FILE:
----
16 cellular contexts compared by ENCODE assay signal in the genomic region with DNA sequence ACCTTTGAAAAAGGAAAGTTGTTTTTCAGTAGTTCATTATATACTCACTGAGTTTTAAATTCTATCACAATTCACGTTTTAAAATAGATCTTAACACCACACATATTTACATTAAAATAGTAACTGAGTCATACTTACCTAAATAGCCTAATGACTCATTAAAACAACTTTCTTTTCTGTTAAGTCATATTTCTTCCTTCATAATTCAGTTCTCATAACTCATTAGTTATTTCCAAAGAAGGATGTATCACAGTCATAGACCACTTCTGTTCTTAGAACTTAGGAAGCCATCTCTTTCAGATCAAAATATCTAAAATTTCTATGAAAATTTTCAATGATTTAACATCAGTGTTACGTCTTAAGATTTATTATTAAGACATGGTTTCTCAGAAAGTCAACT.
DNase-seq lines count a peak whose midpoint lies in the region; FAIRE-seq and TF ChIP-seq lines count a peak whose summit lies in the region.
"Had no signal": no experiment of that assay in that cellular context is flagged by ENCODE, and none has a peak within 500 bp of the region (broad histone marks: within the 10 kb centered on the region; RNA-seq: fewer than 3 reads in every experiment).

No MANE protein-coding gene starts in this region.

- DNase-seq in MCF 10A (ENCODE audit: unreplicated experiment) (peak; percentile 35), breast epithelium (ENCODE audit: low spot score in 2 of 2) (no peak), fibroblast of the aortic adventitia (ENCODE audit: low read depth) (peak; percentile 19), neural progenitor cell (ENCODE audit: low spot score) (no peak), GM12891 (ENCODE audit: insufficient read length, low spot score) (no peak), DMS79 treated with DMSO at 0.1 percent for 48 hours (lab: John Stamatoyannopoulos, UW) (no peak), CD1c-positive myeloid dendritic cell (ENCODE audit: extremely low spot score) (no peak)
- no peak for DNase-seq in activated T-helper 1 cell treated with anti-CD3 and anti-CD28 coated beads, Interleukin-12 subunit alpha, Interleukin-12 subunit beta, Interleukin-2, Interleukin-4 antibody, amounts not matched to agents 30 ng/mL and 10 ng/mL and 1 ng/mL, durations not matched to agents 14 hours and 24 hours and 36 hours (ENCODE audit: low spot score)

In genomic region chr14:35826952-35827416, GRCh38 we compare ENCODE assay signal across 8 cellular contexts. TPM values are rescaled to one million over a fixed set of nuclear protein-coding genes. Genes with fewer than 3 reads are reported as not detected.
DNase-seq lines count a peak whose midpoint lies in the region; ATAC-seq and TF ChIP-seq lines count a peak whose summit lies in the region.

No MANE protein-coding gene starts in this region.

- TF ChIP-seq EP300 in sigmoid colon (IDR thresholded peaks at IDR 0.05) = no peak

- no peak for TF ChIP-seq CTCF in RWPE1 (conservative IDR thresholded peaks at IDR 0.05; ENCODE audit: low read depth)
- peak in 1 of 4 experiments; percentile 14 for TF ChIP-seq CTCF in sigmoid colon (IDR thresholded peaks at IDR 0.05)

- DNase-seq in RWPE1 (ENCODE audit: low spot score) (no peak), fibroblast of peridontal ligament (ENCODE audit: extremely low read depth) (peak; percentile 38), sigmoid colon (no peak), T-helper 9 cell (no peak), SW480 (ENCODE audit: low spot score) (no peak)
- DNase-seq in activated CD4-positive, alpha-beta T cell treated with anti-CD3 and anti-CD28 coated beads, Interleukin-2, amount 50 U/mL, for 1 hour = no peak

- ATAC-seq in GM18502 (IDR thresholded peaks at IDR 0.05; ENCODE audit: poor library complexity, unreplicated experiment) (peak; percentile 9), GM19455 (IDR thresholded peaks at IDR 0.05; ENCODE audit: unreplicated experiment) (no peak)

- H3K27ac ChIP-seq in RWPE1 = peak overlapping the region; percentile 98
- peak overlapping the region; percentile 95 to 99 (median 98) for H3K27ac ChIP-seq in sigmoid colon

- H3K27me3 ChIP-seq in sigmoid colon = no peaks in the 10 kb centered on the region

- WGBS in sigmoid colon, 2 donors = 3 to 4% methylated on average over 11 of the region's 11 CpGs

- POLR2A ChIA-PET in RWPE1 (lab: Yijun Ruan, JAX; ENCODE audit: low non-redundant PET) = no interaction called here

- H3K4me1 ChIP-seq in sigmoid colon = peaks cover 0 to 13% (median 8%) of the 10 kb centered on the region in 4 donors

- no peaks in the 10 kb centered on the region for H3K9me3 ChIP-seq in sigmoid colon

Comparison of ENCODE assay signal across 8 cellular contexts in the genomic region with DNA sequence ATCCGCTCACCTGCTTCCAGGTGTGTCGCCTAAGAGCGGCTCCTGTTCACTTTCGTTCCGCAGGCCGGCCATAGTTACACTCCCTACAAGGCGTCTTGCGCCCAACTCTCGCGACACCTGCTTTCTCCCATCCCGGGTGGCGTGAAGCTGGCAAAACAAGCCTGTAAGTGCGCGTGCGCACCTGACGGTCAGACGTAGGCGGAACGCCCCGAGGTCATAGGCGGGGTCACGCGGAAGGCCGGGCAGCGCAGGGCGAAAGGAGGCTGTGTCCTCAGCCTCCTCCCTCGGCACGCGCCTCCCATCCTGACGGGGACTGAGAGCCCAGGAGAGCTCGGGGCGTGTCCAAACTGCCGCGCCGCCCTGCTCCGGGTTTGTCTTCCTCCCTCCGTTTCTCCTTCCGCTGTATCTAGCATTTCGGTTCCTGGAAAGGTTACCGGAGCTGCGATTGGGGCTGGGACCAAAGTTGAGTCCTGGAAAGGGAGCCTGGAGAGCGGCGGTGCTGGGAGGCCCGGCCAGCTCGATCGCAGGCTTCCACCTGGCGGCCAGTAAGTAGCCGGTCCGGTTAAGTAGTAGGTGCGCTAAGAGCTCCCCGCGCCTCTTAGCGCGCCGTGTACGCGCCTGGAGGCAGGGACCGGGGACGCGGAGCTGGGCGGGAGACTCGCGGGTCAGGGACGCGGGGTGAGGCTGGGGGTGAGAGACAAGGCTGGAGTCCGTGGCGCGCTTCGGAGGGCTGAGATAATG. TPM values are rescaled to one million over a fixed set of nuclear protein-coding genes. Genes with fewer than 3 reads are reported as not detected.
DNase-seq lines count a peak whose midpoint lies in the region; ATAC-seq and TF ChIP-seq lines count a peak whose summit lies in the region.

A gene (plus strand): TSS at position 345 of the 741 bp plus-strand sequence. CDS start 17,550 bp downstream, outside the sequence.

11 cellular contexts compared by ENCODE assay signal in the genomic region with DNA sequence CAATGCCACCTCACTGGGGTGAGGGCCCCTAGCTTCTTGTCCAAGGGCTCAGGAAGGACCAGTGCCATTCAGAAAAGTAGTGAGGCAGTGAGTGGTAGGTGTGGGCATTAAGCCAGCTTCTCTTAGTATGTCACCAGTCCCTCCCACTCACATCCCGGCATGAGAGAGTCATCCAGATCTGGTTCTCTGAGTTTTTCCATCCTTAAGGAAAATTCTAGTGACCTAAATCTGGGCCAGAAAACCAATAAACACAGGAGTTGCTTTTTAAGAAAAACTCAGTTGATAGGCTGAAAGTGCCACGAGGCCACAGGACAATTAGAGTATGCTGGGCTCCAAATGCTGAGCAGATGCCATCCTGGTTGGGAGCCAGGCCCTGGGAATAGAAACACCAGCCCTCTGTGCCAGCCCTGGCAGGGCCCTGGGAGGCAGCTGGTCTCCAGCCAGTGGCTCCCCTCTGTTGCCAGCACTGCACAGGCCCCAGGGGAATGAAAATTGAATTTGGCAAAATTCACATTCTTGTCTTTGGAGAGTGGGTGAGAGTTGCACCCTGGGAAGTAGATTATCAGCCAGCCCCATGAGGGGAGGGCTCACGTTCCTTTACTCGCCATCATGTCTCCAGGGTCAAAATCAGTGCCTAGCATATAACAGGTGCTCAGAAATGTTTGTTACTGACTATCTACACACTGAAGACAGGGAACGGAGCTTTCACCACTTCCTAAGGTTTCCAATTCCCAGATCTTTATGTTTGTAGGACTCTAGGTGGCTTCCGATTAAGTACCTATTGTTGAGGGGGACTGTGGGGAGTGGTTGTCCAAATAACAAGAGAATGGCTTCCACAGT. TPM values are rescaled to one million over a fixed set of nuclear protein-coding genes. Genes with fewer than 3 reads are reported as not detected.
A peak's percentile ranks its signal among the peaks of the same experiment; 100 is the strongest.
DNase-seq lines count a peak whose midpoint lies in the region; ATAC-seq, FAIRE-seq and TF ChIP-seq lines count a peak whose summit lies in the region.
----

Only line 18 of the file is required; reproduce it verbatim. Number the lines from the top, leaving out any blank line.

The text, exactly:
- H3K27me3 ChIP-seq in sigmoid colon = no peaks in the 10 kb centered on the region